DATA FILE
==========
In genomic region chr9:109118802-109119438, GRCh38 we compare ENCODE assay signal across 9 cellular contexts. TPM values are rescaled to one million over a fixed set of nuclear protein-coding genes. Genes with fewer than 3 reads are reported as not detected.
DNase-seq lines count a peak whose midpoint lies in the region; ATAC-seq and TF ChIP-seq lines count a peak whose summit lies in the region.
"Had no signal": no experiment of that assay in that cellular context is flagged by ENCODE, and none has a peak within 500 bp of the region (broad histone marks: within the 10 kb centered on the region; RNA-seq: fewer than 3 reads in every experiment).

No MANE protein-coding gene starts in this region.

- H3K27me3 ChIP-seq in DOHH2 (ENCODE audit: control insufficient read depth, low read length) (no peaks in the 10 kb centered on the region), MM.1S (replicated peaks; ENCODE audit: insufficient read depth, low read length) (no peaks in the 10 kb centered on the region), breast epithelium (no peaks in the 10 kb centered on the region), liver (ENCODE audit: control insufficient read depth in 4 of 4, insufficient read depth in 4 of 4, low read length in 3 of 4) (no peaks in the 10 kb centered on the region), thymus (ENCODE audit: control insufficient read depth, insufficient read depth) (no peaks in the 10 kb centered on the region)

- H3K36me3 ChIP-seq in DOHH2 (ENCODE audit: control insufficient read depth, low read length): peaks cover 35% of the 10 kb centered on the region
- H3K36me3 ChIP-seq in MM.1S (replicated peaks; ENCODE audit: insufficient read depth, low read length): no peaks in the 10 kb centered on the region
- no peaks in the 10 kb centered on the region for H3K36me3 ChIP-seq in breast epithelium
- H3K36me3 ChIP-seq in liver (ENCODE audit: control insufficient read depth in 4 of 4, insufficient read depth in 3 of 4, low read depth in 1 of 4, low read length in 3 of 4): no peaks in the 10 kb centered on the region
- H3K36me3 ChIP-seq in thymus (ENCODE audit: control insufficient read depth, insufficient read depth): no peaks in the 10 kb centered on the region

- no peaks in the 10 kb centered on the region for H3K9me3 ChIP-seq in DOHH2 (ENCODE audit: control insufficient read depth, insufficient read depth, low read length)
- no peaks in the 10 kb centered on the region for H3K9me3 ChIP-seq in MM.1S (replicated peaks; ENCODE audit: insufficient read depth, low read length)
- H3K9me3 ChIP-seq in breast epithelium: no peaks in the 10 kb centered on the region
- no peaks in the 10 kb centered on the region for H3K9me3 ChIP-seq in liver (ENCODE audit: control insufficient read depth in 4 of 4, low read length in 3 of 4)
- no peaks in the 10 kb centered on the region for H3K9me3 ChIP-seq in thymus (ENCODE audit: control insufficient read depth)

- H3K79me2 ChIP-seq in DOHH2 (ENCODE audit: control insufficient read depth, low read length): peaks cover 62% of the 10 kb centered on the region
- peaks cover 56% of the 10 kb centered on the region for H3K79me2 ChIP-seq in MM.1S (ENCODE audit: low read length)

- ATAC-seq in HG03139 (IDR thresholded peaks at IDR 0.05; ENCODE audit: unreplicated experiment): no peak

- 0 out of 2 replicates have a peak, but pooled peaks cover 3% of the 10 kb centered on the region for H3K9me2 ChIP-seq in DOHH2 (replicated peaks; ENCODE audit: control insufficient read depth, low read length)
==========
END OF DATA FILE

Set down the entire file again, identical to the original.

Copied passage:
In genomic region chr9:109118802-109119438, GRCh38 we compare ENCODE assay signal across 9 cellular contexts. TPM values are rescaled to one million over a fixed set of nuclear protein-coding genes. Genes with fewer than 3 reads are reported as not detected.
DNase-seq lines count a peak whose midpoint lies in the region; ATAC-seq and TF ChIP-seq lines count a peak whose summit lies in the region.
"Had no signal": no experiment of that assay in that cellular context is flagged by ENCODE, and none has a peak within 500 bp of the region (broad histone marks: within the 10 kb centered on the region; RNA-seq: fewer than 3 reads in every experiment).

No MANE protein-coding gene starts in this region.

- H3K27me3 ChIP-seq in DOHH2 (ENCODE audit: control insufficient read depth, low read length) (no peaks in the 10 kb centered on the region), MM.1S (replicated peaks; ENCODE audit: insufficient read depth, low read length) (no peaks in the 10 kb centered on the region), breast epithelium (no peaks in the 10 kb centered on the region), liver (ENCODE audit: control insufficient read depth in 4 of 4, insufficient read depth in 4 of 4, low read length in 3 of 4) (no peaks in the 10 kb centered on the region), thymus (ENCODE audit: control insufficient read depth, insufficient read depth) (no peaks in the 10 kb centered on the region)

- H3K36me3 ChIP-seq in DOHH2 (ENCODE audit: control insufficient read depth, low read length): peaks cover 35% of the 10 kb centered on the region
- H3K36me3 ChIP-seq in MM.1S (replicated peaks; ENCODE audit: insufficient read depth, low read length): no peaks in the 10 kb centered on the region
- no peaks in the 10 kb centered on the region for H3K36me3 ChIP-seq in breast epithelium
- H3K36me3 ChIP-seq in liver (ENCODE audit: control insufficient read depth in 4 of 4, insufficient read depth in 3 of 4, low read depth in 1 of 4, low read length in 3 of 4): no peaks in the 10 kb centered on the region
- H3K36me3 ChIP-seq in thymus (ENCODE audit: control insufficient read depth, insufficient read depth): no peaks in the 10 kb centered on the region

- no peaks in the 10 kb centered on the region for H3K9me3 ChIP-seq in DOHH2 (ENCODE audit: control insufficient read depth, insufficient read depth, low read length)
- no peaks in the 10 kb centered on the region for H3K9me3 ChIP-seq in MM.1S (replicated peaks; ENCODE audit: insufficient read depth, low read length)
- H3K9me3 ChIP-seq in breast epithelium: no peaks in the 10 kb centered on the region
- no peaks in the 10 kb centered on the region for H3K9me3 ChIP-seq in liver (ENCODE audit: control insufficient read depth in 4 of 4, low read length in 3 of 4)
- no peaks in the 10 kb centered on the region for H3K9me3 ChIP-seq in thymus (ENCODE audit: control insufficient read depth)

- H3K79me2 ChIP-seq in DOHH2 (ENCODE audit: control insufficient read depth, low read length): peaks cover 62% of the 10 kb centered on the region
- peaks cover 56% of the 10 kb centered on the region for H3K79me2 ChIP-seq in MM.1S (ENCODE audit: low read length)

- ATAC-seq in HG03139 (IDR thresholded peaks at IDR 0.05; ENCODE audit: unreplicated experiment): no peak

- 0 out of 2 replicates have a peak, but pooled peaks cover 3% of the 10 kb centered on the region for H3K9me2 ChIP-seq in DOHH2 (replicated peaks; ENCODE audit: control insufficient read depth, low read length)